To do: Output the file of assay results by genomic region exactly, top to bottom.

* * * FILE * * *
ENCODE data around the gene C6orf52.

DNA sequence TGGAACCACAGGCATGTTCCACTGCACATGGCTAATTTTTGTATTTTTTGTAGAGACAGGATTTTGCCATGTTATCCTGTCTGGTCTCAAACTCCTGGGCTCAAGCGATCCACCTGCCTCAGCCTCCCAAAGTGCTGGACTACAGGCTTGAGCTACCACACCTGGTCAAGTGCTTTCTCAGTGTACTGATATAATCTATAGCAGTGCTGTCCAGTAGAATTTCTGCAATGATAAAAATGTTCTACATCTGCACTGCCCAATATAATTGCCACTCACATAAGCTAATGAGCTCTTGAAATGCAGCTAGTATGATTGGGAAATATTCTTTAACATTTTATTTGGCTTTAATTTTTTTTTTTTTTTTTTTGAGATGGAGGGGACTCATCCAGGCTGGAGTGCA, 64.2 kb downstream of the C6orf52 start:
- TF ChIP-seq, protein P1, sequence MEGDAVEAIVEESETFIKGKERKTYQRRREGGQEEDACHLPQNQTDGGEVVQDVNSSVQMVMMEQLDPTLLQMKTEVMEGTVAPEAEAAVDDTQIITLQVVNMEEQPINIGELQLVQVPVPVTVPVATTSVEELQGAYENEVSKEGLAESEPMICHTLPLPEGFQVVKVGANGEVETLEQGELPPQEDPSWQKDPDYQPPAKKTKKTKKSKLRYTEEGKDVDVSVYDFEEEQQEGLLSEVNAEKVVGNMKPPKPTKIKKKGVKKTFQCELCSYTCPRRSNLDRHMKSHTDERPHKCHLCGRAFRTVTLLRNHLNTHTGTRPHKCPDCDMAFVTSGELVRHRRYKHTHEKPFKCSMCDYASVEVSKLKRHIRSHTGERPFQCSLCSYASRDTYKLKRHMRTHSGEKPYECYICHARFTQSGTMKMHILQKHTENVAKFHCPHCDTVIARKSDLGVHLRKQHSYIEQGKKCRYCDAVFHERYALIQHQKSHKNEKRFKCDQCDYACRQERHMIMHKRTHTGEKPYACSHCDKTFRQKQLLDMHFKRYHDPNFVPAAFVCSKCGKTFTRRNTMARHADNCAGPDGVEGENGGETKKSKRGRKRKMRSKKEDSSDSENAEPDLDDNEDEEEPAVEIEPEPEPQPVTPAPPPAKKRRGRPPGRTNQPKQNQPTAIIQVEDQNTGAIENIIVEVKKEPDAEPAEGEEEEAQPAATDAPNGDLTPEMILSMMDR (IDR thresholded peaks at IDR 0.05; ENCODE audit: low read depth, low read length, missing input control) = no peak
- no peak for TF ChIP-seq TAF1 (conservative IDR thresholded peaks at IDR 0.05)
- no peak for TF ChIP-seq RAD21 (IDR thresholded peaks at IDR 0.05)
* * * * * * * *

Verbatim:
ENCODE data around the gene C6orf52.

DNA sequence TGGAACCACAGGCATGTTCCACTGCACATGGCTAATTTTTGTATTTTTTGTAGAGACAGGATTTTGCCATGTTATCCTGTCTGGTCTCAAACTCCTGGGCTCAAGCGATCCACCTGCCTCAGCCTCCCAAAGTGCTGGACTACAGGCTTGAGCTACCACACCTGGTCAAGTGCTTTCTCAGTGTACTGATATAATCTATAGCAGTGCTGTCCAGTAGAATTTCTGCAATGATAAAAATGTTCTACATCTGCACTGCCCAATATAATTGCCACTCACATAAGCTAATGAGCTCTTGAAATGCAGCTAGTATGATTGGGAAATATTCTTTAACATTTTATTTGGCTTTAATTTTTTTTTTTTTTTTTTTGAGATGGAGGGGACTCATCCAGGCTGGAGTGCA, 64.2 kb downstream of the C6orf52 start:
- TF ChIP-seq, protein P1, sequence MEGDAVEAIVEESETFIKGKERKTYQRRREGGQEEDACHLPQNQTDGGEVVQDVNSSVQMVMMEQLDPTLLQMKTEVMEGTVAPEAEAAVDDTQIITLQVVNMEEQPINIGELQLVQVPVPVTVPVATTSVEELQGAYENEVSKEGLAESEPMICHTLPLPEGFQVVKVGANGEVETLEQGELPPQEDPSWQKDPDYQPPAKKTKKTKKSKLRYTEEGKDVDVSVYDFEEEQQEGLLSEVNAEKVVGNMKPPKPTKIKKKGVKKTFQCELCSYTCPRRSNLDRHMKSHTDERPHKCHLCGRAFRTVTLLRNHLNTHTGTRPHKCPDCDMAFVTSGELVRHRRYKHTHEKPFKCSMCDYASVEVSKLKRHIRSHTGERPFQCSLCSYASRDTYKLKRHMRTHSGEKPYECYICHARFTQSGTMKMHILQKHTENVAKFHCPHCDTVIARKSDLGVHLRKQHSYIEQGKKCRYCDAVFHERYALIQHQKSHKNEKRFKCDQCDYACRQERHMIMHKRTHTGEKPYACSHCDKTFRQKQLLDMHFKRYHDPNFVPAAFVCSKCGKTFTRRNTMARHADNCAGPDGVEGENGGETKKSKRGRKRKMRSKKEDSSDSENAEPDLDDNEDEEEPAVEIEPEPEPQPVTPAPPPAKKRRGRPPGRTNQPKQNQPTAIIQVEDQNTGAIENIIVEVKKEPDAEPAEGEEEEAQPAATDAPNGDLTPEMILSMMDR (IDR thresholded peaks at IDR 0.05; ENCODE audit: low read depth, low read length, missing input control) = no peak
- no peak for TF ChIP-seq TAF1 (conservative IDR thresholded peaks at IDR 0.05)
- no peak for TF ChIP-seq RAD21 (IDR thresholded peaks at IDR 0.05)